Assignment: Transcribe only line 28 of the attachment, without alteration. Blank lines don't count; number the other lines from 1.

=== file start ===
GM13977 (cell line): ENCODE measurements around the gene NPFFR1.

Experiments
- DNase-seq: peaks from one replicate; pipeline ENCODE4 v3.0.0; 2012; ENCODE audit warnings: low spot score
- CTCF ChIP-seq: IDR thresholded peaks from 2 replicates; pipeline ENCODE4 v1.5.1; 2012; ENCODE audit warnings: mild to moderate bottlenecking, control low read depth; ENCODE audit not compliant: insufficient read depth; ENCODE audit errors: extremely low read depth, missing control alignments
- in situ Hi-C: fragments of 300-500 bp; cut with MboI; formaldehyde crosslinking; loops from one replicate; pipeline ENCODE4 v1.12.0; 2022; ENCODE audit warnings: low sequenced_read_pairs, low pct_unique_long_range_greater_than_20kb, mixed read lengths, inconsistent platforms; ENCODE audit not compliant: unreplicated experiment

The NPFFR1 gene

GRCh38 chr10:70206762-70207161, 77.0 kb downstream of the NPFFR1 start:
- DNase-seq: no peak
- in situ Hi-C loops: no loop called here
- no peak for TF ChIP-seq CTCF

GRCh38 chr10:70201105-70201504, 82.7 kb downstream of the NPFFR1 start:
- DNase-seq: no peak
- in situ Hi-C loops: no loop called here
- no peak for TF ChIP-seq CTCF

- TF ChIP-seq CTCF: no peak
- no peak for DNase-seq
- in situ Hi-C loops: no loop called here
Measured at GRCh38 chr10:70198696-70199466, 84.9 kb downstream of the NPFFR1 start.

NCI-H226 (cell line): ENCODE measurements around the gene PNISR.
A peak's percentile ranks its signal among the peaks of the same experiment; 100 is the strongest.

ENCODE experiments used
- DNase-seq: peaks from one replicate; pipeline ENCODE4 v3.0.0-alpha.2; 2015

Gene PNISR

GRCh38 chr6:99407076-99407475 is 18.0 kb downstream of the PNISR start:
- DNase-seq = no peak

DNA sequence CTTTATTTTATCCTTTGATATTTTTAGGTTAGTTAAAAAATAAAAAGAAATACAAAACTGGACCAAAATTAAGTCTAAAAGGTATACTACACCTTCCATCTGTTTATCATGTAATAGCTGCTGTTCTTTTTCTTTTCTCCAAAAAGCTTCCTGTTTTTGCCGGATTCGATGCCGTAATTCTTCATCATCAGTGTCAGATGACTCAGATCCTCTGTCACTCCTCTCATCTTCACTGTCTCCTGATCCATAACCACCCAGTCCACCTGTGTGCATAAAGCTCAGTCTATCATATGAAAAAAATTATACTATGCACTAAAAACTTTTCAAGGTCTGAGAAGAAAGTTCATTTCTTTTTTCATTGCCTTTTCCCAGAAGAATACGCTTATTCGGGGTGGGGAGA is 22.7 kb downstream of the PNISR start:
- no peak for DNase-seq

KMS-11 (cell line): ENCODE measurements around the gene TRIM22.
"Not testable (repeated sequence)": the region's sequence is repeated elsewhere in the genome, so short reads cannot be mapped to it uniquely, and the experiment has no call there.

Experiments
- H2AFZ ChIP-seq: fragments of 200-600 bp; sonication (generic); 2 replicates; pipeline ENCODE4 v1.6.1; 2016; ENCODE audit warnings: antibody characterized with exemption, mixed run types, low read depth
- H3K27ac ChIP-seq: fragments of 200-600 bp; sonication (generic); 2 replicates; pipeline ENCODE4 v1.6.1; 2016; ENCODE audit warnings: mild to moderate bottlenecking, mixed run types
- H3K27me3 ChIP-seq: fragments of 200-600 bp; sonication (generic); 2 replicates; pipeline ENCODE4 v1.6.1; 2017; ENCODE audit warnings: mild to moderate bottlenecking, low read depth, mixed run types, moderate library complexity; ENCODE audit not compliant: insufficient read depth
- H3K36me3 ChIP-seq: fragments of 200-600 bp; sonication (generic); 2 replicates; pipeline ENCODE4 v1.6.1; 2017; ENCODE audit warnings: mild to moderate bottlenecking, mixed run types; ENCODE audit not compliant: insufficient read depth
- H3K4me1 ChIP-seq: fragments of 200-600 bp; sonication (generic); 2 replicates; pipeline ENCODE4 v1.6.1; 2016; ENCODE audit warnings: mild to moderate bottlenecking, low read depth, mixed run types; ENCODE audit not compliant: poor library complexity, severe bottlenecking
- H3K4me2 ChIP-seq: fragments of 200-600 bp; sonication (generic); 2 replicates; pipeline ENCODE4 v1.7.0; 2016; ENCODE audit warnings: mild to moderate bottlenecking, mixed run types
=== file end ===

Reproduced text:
KMS-11 (cell line): ENCODE measurements around the gene TRIM22.